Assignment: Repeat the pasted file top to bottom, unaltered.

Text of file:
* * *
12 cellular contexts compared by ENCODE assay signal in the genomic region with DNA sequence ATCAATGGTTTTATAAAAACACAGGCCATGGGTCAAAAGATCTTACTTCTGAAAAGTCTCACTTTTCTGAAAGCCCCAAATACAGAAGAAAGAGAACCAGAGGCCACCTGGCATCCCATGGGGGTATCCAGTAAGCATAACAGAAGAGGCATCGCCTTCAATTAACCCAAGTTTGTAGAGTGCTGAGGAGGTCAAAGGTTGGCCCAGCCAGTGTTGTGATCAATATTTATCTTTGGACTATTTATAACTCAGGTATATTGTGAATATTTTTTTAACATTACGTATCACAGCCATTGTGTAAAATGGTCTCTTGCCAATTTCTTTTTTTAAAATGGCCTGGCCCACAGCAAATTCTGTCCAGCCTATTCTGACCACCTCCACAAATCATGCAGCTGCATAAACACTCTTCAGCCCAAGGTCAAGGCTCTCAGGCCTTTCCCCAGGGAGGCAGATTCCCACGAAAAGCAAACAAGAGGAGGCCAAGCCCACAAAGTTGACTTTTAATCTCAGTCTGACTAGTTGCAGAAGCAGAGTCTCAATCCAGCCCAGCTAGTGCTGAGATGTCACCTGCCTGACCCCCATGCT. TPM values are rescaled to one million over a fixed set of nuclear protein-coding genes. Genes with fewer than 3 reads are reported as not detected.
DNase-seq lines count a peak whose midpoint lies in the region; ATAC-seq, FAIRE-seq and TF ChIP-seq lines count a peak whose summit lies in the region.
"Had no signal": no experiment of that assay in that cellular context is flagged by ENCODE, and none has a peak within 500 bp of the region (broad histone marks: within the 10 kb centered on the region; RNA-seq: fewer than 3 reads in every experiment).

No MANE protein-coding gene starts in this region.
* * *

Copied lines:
12 cellular contexts compared by ENCODE assay signal in the genomic region with DNA sequence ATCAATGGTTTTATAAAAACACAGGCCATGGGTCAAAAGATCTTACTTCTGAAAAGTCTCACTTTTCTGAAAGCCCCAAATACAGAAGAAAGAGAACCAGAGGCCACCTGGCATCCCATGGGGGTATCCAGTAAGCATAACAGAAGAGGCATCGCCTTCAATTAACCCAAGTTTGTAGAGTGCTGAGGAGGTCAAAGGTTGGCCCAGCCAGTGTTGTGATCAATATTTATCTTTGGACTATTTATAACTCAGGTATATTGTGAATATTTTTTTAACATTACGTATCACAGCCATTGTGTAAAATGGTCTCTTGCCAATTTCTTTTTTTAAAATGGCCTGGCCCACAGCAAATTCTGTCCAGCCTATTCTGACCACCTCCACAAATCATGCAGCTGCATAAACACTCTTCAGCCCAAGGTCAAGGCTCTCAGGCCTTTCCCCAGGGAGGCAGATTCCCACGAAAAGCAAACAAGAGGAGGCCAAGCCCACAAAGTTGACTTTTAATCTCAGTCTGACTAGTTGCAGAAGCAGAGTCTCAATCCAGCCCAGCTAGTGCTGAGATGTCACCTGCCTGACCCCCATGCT. TPM values are rescaled to one million over a fixed set of nuclear protein-coding genes. Genes with fewer than 3 reads are reported as not detected.
DNase-seq lines count a peak whose midpoint lies in the region; ATAC-seq, FAIRE-seq and TF ChIP-seq lines count a peak whose summit lies in the region.
"Had no signal": no experiment of that assay in that cellular context is flagged by ENCODE, and none has a peak within 500 bp of the region (broad histone marks: within the 10 kb centered on the region; RNA-seq: fewer than 3 reads in every experiment).

No MANE protein-coding gene starts in this region.